"Enough!" -- When They Don't Want Your Caregiving

I've been the parent who bathes our young children.  It started 16 years ago with our son.  The theory was that my wife got "bonding time" when the kids needed to be fed---I could handle bonding with them as they had a bath.  And it's a job I've enjoyed--particularly since a lot of it involves playing with children's bath toys.

My youngest twins are getting older now.  They're FOUR already.  And my role at bath time now is mostly washing their hair and making sure they play nice in the tub.  But, it's still my job.  And I don't mind it at all.  After all, there are still children's toys to be played with and squirted and thrown around and bubbles to be made.

Well, last week on one of our bath nights we had a little problem.  The "problem" wasn't how they were playing with each other or the water temperature or soap in the eyes.  The "problem" was that Bethany's "duckie scrubby" started to unravel.  Bethany has the duck.  Abigail has the frog.  They've had them for a while.  But when Bethany started to use her ducky, it just started falling apart.  You can see in the picture to the right that it started coming undone.  And, since the scrubby started falling apart, Bethany started falling apart.  She became rather upset.  She was, I assume, pretty attached to it and it was clear that it wasn't going to last long.   She cried...and cried...and cried ...............  and cried.

I got her out of the tub when she was all clean and wrapped the towel around her.  She said she wanted to go on downstairs and tell Mommy about the duck. But, being the fabulous father that I am, I wanted to comfort her a little.  So I gave her a big hug and held her.

I'm not trying to make myself out to be Super Dad around here.  Anyone who really knows me can tell that's not the case.  But my littlest little girl was upset and I wanted to comfort her.  I really was sorry that she was so sad.  So I held on.  I was her caregiver.  She needed my care.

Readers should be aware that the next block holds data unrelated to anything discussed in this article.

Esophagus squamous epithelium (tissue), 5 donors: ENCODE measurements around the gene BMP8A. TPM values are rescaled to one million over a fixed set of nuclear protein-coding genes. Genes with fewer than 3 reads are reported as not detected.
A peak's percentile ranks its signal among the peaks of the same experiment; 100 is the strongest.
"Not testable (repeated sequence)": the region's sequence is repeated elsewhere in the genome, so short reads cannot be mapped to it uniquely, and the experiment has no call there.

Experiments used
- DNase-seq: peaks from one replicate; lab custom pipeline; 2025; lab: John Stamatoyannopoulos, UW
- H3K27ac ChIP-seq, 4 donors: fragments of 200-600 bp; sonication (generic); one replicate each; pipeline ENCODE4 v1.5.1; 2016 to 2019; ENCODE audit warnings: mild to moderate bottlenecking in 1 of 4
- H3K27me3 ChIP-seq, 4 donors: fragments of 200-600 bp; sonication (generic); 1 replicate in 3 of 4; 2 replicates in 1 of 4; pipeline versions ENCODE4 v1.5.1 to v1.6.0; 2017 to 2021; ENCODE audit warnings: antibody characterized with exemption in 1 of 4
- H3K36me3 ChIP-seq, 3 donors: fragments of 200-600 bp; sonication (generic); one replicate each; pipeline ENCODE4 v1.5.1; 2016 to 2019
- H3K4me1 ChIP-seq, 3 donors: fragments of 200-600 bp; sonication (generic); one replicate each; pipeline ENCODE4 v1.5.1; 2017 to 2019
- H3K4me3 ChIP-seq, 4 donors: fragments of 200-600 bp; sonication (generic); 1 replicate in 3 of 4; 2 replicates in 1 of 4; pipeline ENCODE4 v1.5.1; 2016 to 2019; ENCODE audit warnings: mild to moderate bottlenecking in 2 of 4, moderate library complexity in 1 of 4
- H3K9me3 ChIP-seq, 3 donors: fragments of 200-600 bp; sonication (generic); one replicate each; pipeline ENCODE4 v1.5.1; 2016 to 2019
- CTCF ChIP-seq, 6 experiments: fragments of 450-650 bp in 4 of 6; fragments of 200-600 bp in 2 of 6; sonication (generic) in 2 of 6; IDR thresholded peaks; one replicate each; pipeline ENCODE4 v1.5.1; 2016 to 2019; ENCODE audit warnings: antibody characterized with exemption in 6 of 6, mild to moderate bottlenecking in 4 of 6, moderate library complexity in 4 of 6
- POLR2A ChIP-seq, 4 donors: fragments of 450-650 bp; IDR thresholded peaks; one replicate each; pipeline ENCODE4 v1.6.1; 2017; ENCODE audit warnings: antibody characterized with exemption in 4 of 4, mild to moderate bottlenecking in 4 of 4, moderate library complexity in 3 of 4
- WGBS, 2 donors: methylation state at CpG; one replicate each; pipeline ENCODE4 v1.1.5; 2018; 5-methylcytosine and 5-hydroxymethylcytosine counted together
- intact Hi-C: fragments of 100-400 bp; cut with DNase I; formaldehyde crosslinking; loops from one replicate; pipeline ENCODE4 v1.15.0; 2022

Or...did she?

After just a couple of seconds of my fatherly embrace, Bethany said, more curtly than I would have cared to hear, "Enough."  It was short and to the point.  She didn't want the care I was giving her.  She wanted to head on down to Mommy.  Perhaps the need for a little love from dad wasn't needed.  At least it wasn't wanted.

I laughed at the comment from my four year-old.  She really had no need for what I was offering at that moment, no matter how much I thought she did.


Sometimes in the local church I can fall into a "Super Pastor" mode where I'm pretty sure that there are people out there who need my care.  Perhaps I think they need me at their side at the hospital.  Perhaps I'm sure they need me to step in and heal their marriage.  Maybe I'm convinced they need words of wisdom and comfort over the death of a loved one.  Sometimes I'm sure I see problems which cry out for pastoral attention.  They need a some pastoring.

But sometimes they don't NEED my care.  Sometimes they don't WANT it.  Sometimes (God forbid!) they are getting the care they need somewhere else.

It can be tough to hear the folks you feel called to lead and love and care for tell you "Enough" -- either with their words or their body language or by not reaching out to you when you are pretty sure they should be doing so.

Part of maturity as a pastor is discerning when those times are when they're saying "Enough!"  While it's great to be needed.  It's good to know when you're not.